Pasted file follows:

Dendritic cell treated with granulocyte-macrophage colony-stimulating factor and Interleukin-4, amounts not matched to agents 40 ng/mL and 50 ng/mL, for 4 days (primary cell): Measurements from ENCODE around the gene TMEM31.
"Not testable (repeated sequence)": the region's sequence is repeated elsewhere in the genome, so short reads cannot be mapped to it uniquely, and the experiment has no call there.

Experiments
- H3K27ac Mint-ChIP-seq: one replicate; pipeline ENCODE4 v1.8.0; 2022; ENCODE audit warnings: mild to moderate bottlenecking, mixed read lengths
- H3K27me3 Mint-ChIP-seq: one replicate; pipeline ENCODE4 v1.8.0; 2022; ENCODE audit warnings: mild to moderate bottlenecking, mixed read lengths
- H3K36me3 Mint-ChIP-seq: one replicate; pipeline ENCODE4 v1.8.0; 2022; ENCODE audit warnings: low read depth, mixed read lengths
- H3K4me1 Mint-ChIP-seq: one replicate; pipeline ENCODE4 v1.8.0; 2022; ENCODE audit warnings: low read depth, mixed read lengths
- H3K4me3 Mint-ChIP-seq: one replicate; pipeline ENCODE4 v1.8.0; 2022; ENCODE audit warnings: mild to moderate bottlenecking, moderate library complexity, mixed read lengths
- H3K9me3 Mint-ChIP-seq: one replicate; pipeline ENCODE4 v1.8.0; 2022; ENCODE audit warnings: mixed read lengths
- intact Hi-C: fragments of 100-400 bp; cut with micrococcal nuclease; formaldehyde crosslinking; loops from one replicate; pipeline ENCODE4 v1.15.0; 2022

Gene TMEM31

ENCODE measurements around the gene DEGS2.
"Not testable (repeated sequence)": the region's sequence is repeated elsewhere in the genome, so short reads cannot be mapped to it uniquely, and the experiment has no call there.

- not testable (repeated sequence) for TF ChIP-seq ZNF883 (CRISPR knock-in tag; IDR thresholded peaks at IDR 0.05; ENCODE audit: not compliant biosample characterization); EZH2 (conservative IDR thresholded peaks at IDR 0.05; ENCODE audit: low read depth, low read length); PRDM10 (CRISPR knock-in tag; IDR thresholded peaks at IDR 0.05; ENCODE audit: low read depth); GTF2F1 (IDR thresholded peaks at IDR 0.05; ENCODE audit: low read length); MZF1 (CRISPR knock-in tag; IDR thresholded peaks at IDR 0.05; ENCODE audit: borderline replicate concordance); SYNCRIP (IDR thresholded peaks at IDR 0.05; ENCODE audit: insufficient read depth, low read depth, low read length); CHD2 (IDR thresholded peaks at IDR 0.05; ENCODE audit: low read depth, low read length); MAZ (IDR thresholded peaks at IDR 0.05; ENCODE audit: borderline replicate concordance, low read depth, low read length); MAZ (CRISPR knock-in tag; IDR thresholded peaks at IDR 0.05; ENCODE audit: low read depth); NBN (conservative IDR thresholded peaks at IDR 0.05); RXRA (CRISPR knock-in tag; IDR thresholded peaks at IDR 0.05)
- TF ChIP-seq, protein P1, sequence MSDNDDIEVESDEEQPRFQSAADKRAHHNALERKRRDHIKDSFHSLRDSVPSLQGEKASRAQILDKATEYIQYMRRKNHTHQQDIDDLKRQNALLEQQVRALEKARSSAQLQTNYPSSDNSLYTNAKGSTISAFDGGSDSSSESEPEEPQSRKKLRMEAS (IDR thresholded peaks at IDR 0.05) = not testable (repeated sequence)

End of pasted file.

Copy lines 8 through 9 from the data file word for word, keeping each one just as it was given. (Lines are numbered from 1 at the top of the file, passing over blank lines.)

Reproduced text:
- H3K4me3 Mint-ChIP-seq: one replicate; pipeline ENCODE4 v1.8.0; 2022; ENCODE audit warnings: mild to moderate bottlenecking, moderate library complexity, mixed read lengths
- H3K9me3 Mint-ChIP-seq: one replicate; pipeline ENCODE4 v1.8.0; 2022; ENCODE audit warnings: mixed read lengths